Some thought starters to help you gather helpful information is to go through photo albums and home movies to jog memories that you may wish to elaborate about. Peruse family heirlooms you may have as well – they hold valuable historical relevance.

An online visit to the many genealogy websites like Ancestry.com or perhaps one dedicated to Jewish genealogy like jewishgen.org  can provide a wealth of information. It also might provide some unexpected discoveries. Another option to glean some helpful or interesting information is to take a DNA test.

The Last Living Connections

Of course, nothing compares to the story coming directly from those who lived it or knew the details directly, and that is why if you have any elderly relatives, they may be the last living connections to a past you are not as familiar with. Now is the time to ask, before it is too late. All of this will help you build a family tree for your descendants to add their own branches and stories when the time comes.

Should you want to take it a step further, it may be enjoyable to write your own memoir or hire a memoir writing service like StoryTerrace, Real Life Stories, Storyworth, and many others that specialize in life stories.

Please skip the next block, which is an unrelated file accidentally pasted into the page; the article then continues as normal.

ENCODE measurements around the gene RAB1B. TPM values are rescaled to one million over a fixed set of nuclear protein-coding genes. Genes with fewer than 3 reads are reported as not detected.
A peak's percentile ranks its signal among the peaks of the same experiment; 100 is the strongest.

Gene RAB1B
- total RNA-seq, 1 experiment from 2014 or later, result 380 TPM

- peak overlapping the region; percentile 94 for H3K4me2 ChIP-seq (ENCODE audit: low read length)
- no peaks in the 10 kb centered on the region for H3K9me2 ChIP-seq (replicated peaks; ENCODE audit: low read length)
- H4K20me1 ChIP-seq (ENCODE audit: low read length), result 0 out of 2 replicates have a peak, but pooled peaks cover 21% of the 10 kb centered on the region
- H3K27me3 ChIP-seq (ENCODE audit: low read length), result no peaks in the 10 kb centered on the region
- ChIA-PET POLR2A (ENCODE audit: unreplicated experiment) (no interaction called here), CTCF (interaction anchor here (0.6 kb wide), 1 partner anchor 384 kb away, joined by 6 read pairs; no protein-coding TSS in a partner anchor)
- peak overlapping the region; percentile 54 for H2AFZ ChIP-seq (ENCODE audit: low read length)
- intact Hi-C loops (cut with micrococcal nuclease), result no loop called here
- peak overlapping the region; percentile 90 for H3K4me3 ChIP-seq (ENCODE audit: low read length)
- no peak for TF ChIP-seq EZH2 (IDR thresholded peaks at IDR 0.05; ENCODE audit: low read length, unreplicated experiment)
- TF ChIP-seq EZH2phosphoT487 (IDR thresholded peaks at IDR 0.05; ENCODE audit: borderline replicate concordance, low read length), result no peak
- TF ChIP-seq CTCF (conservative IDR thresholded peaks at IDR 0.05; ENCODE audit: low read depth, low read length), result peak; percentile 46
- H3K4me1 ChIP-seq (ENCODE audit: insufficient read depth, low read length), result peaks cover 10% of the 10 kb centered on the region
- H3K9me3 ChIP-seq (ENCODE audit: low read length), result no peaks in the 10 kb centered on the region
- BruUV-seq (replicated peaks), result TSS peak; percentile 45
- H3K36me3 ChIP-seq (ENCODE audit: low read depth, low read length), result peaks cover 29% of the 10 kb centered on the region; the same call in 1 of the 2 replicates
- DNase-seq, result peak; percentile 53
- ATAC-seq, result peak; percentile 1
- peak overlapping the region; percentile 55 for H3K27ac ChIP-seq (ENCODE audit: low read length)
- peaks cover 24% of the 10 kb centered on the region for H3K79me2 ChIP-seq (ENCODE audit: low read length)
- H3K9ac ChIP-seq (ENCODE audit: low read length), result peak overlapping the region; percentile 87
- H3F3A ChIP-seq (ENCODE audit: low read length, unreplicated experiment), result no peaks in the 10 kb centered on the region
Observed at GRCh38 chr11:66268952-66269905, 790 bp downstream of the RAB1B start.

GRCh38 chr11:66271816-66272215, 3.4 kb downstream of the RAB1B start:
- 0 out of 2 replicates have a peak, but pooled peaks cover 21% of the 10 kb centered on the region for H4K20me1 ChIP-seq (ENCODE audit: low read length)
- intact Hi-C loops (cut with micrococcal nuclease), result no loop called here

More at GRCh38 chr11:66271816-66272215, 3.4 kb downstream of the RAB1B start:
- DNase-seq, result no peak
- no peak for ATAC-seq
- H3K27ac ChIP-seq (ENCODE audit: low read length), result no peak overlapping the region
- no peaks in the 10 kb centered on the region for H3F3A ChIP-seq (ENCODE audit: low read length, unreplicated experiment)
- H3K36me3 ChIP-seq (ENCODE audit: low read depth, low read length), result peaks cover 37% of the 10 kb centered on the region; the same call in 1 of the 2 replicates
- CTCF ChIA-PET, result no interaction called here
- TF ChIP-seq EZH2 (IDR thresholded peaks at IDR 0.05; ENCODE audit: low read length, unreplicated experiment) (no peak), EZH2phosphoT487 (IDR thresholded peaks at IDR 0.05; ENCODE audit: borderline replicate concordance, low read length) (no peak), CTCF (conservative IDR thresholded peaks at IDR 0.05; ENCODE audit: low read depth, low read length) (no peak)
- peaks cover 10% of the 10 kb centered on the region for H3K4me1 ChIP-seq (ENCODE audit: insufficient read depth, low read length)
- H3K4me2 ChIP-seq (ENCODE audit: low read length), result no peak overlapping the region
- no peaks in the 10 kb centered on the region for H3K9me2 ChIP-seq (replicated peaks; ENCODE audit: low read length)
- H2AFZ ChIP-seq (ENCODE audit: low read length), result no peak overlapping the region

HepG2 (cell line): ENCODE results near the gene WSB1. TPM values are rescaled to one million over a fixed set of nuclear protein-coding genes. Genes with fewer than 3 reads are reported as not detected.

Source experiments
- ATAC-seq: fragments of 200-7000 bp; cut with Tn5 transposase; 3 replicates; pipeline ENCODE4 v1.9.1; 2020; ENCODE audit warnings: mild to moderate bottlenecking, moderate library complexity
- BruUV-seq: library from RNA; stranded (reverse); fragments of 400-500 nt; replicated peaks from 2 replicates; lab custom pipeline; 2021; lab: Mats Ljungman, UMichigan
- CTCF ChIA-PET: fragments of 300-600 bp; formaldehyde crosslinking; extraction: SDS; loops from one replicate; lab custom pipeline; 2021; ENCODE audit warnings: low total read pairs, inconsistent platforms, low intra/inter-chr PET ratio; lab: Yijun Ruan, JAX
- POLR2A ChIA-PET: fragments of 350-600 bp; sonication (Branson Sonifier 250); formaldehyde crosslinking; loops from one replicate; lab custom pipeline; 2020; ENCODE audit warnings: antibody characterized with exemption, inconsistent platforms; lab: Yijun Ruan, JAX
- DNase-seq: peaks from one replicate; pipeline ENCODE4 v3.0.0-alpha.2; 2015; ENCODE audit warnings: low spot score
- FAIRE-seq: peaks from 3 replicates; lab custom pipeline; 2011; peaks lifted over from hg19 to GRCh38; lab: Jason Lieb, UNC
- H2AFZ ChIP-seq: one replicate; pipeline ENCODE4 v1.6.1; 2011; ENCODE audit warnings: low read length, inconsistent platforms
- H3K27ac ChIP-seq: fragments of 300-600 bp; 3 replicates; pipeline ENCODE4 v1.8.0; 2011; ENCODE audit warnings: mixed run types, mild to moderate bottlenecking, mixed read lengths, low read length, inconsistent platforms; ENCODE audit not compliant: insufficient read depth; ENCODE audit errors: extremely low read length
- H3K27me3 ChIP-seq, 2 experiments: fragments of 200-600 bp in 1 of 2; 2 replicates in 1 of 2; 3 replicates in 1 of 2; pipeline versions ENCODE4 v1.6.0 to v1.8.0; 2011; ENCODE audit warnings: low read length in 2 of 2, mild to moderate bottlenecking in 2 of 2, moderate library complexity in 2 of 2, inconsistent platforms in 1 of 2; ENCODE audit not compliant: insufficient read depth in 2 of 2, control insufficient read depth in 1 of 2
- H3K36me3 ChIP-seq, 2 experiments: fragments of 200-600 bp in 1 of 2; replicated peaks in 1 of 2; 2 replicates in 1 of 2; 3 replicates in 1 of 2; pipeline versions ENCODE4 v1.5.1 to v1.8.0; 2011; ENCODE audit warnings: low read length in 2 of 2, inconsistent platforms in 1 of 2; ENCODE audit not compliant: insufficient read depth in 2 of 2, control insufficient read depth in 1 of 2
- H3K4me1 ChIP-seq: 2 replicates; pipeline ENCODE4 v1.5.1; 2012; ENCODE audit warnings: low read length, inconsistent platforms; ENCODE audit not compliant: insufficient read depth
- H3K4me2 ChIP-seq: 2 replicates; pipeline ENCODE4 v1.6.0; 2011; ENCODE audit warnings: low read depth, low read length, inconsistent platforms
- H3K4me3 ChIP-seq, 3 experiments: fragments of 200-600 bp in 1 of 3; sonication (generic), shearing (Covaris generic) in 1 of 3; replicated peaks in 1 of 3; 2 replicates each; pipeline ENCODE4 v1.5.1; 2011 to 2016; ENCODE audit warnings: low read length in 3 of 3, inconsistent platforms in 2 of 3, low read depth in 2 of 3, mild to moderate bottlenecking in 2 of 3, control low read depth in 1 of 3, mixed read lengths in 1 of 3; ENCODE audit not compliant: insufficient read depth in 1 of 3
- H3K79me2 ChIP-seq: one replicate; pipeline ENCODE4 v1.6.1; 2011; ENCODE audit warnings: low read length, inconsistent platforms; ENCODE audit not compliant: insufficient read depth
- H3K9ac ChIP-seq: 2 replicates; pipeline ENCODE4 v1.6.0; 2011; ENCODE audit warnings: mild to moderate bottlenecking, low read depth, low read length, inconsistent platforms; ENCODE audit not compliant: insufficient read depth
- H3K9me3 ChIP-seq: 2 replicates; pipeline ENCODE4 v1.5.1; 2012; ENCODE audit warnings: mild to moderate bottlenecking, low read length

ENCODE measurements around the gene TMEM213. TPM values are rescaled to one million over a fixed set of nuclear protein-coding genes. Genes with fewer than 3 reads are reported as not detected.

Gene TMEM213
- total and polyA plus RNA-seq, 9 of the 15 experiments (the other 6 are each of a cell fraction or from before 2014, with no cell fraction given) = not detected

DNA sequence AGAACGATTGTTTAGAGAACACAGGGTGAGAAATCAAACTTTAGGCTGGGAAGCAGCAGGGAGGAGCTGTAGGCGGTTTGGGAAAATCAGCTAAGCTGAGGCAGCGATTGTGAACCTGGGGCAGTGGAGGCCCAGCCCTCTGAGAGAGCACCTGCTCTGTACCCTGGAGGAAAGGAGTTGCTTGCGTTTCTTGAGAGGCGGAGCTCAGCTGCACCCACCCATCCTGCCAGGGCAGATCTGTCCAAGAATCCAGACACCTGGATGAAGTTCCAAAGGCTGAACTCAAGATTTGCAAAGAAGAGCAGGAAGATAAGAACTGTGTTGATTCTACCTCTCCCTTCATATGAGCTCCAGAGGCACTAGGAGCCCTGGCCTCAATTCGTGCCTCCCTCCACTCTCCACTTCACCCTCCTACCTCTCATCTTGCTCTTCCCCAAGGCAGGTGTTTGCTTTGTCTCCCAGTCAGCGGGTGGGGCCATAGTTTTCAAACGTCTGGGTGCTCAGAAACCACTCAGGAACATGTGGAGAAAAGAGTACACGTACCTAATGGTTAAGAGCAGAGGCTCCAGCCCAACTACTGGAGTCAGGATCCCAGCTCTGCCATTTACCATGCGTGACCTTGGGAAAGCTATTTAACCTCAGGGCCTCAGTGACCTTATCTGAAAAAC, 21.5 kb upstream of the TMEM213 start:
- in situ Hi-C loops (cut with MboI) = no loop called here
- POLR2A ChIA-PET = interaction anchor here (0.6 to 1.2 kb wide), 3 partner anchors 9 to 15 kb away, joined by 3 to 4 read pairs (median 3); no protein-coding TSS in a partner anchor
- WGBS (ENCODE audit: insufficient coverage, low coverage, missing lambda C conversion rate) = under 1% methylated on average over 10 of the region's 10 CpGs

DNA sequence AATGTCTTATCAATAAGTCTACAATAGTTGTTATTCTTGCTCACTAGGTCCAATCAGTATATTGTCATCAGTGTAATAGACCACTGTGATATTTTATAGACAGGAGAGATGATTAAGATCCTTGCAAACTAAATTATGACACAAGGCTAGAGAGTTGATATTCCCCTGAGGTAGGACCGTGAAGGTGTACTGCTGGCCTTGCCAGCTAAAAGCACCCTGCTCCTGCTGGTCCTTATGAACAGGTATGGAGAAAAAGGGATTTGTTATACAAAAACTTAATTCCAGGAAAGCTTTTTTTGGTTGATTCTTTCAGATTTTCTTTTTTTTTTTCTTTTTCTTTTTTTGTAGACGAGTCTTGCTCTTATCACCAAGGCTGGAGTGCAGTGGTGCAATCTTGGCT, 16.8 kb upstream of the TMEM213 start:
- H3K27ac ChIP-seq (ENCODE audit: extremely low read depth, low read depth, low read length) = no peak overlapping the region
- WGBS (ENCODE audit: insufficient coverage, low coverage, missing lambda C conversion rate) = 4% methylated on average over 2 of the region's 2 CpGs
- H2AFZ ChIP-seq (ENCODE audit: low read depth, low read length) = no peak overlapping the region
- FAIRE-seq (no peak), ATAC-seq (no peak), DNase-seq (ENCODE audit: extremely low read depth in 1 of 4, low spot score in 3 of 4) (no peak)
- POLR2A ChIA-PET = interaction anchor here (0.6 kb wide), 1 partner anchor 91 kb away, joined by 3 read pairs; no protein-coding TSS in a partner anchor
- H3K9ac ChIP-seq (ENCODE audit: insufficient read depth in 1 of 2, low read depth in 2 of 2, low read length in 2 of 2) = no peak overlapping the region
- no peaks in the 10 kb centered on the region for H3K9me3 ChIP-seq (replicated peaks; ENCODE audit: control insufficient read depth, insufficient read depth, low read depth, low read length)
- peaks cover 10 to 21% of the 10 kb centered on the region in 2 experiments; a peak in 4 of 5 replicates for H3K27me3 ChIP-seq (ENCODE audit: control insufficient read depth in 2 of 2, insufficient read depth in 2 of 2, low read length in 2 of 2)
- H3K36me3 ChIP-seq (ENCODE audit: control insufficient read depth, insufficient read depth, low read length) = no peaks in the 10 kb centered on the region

They have professional writers available who will interview you and guide you or ghostwrite it for you based on the information you provide. You can also hire a writer privately to help you document your life history. Simply search online for this topic in order to choose the company or professional that best suits your needs.

You might also want to choose to have someone create a video life story interview that you can provide digitally for your family or simply put up your own smartphone on a tri-pod and record it. That is a very lovely way to bring the stories to life while seeing and hearing you at the same time. It is more personal and can be very touching and comforting at the same time. Again there are companies online to select from such as Family Legacy Video, The Video Biography Company and more.